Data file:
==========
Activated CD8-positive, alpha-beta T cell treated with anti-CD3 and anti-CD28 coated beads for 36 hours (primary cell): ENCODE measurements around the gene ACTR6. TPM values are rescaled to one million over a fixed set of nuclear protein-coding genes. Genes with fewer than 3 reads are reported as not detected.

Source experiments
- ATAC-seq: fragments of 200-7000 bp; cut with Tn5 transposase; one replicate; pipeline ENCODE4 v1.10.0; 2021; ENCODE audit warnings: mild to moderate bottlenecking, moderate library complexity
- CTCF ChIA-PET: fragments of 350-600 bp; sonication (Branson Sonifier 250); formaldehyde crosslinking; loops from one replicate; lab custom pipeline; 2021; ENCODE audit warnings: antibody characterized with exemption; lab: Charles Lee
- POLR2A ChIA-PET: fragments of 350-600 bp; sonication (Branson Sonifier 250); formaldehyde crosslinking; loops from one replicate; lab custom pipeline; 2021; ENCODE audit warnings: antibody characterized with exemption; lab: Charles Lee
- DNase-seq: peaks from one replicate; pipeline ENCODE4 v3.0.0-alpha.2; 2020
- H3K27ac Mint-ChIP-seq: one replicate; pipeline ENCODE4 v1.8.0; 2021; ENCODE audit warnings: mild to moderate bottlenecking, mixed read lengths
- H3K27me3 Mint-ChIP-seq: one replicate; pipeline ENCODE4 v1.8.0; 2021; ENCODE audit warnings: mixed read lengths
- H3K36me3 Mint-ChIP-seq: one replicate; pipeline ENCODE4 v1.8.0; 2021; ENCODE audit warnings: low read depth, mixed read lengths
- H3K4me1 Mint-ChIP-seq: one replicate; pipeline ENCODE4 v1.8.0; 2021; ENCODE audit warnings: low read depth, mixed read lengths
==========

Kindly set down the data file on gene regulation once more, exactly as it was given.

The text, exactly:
Activated CD8-positive, alpha-beta T cell treated with anti-CD3 and anti-CD28 coated beads for 36 hours (primary cell): ENCODE measurements around the gene ACTR6. TPM values are rescaled to one million over a fixed set of nuclear protein-coding genes. Genes with fewer than 3 reads are reported as not detected.

Source experiments
- ATAC-seq: fragments of 200-7000 bp; cut with Tn5 transposase; one replicate; pipeline ENCODE4 v1.10.0; 2021; ENCODE audit warnings: mild to moderate bottlenecking, moderate library complexity
- CTCF ChIA-PET: fragments of 350-600 bp; sonication (Branson Sonifier 250); formaldehyde crosslinking; loops from one replicate; lab custom pipeline; 2021; ENCODE audit warnings: antibody characterized with exemption; lab: Charles Lee
- POLR2A ChIA-PET: fragments of 350-600 bp; sonication (Branson Sonifier 250); formaldehyde crosslinking; loops from one replicate; lab custom pipeline; 2021; ENCODE audit warnings: antibody characterized with exemption; lab: Charles Lee
- DNase-seq: peaks from one replicate; pipeline ENCODE4 v3.0.0-alpha.2; 2020
- H3K27ac Mint-ChIP-seq: one replicate; pipeline ENCODE4 v1.8.0; 2021; ENCODE audit warnings: mild to moderate bottlenecking, mixed read lengths
- H3K27me3 Mint-ChIP-seq: one replicate; pipeline ENCODE4 v1.8.0; 2021; ENCODE audit warnings: mixed read lengths
- H3K36me3 Mint-ChIP-seq: one replicate; pipeline ENCODE4 v1.8.0; 2021; ENCODE audit warnings: low read depth, mixed read lengths
- H3K4me1 Mint-ChIP-seq: one replicate; pipeline ENCODE4 v1.8.0; 2021; ENCODE audit warnings: low read depth, mixed read lengths